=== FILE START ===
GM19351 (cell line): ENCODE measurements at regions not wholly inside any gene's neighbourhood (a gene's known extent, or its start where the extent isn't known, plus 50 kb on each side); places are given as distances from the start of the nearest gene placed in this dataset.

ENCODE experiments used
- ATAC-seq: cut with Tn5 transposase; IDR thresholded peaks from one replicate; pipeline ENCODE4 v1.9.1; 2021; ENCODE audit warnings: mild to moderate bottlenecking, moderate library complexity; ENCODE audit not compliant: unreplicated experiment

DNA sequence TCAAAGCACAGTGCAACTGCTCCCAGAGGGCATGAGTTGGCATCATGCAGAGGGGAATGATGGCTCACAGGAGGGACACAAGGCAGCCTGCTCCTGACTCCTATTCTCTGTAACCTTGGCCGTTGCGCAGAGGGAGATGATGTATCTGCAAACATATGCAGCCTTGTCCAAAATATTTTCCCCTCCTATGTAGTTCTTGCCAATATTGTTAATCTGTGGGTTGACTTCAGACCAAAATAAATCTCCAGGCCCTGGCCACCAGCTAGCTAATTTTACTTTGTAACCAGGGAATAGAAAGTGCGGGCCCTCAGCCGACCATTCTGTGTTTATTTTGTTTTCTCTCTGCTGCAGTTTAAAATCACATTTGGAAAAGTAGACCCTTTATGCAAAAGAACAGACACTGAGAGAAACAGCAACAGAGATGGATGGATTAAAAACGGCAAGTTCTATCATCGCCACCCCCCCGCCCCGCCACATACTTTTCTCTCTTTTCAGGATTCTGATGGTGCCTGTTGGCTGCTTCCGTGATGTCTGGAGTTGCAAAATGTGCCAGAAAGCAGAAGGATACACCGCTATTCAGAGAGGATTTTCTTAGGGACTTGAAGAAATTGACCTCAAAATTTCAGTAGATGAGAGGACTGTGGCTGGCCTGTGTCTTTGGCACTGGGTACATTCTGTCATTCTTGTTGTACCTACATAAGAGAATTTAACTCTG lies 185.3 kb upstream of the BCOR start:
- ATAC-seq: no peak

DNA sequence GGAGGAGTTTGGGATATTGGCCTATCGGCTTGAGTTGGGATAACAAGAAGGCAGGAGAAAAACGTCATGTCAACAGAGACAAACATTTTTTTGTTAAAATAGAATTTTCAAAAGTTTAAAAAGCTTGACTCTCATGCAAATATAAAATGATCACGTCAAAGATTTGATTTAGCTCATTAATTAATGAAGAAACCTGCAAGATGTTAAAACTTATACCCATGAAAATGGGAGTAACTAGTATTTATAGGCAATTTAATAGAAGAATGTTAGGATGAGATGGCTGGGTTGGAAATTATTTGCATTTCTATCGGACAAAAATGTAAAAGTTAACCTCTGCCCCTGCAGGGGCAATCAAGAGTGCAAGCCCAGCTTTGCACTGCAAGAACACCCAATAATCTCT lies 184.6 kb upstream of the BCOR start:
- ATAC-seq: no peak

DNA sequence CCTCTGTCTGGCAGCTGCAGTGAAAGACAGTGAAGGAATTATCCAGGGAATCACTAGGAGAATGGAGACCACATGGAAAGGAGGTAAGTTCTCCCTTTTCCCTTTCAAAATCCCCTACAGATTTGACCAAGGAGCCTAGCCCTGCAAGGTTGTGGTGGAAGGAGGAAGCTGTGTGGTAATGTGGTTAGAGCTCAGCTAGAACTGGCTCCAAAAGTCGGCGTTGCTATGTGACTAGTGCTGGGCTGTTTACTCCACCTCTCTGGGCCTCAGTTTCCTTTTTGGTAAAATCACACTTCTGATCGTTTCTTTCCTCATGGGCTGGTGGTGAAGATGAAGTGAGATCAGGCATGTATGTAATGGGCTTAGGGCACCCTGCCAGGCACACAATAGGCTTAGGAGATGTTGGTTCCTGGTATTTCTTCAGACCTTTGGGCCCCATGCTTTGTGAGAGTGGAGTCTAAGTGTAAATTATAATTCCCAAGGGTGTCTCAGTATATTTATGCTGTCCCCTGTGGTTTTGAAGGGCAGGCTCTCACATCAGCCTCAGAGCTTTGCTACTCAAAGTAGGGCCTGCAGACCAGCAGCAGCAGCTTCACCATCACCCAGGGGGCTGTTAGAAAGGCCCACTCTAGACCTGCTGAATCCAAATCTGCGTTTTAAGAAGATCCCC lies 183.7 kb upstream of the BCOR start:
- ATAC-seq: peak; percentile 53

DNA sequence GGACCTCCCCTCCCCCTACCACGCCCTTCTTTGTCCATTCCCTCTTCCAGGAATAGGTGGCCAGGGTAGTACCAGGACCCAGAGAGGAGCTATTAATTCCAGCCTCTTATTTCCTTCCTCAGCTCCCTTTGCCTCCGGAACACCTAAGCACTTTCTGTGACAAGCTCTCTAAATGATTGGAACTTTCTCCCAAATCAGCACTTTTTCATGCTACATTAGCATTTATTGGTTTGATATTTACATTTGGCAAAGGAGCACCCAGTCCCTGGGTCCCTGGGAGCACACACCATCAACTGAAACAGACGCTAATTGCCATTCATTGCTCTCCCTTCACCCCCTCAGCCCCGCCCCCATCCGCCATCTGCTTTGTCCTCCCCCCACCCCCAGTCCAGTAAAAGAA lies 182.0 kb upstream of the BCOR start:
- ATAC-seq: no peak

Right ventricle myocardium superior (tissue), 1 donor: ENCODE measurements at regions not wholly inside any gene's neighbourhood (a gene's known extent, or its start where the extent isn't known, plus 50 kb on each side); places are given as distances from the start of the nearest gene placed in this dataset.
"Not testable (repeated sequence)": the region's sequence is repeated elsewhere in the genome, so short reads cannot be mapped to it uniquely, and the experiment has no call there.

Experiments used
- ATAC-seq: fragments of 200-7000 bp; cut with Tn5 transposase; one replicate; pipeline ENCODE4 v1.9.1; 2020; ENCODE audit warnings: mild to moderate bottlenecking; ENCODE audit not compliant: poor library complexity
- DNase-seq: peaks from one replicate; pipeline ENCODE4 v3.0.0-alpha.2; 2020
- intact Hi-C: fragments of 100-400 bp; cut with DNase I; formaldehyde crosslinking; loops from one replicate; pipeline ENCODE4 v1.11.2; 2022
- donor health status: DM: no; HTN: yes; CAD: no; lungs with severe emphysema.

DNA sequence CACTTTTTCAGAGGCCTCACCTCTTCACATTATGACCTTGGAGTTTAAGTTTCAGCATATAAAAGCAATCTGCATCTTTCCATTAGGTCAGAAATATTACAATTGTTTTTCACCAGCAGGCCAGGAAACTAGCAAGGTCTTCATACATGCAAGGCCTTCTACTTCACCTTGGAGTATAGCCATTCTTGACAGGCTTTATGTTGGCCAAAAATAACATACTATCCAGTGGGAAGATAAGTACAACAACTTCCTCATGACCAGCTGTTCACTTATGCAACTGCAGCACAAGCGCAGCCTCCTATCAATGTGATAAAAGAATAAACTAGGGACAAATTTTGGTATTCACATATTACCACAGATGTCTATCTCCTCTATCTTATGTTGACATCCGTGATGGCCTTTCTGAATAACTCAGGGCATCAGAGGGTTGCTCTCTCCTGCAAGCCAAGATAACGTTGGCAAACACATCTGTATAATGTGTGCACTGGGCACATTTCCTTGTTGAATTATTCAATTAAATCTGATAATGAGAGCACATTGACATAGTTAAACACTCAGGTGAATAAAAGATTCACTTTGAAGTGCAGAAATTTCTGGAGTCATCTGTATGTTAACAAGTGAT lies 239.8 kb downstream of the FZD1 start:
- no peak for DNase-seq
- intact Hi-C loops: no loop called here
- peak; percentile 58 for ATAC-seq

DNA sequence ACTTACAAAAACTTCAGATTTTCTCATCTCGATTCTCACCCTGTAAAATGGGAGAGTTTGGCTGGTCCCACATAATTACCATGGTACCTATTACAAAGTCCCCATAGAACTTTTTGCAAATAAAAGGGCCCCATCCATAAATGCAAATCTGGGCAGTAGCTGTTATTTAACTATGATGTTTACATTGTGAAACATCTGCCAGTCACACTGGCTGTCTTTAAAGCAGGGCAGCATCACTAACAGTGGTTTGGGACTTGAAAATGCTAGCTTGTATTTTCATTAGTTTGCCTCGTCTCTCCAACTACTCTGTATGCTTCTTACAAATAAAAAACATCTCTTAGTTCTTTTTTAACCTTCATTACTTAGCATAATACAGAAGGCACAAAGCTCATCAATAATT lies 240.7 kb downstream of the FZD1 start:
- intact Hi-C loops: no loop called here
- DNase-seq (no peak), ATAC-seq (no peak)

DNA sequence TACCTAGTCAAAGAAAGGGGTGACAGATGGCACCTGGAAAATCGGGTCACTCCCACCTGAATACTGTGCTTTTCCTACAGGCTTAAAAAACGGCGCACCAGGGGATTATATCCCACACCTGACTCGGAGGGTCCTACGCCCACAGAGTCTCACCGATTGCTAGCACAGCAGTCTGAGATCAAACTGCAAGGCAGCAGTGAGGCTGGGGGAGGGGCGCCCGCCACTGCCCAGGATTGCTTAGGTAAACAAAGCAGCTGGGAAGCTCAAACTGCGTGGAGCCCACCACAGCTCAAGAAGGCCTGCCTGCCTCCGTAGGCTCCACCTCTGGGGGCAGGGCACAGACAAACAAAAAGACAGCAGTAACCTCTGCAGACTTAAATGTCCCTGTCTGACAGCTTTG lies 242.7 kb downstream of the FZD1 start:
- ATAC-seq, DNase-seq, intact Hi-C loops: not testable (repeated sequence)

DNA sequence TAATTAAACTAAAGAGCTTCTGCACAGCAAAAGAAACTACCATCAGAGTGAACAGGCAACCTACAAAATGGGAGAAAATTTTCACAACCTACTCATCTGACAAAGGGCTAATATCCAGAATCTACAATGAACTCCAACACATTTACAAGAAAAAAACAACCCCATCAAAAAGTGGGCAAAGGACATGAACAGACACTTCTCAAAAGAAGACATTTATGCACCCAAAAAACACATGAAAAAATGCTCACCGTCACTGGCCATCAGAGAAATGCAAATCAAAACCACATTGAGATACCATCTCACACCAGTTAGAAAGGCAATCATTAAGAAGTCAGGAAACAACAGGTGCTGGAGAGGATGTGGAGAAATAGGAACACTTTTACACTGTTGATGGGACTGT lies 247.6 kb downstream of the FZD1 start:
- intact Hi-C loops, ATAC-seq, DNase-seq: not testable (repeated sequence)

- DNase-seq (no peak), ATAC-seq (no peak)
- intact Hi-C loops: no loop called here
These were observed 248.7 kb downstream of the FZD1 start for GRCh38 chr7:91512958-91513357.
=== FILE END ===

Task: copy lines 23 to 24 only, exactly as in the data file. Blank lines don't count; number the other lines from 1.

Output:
DNA sequence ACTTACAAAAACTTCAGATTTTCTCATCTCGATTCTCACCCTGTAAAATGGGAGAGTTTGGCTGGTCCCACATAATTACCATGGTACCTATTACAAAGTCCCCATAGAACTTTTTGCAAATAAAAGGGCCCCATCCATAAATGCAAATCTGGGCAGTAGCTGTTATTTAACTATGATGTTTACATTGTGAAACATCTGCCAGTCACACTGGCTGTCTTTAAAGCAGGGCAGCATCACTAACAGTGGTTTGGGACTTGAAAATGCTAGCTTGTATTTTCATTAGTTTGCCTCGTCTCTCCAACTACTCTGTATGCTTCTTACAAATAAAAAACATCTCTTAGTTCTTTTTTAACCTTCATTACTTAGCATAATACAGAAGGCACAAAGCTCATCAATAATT lies 240.7 kb downstream of the FZD1 start:
- intact Hi-C loops: no loop called here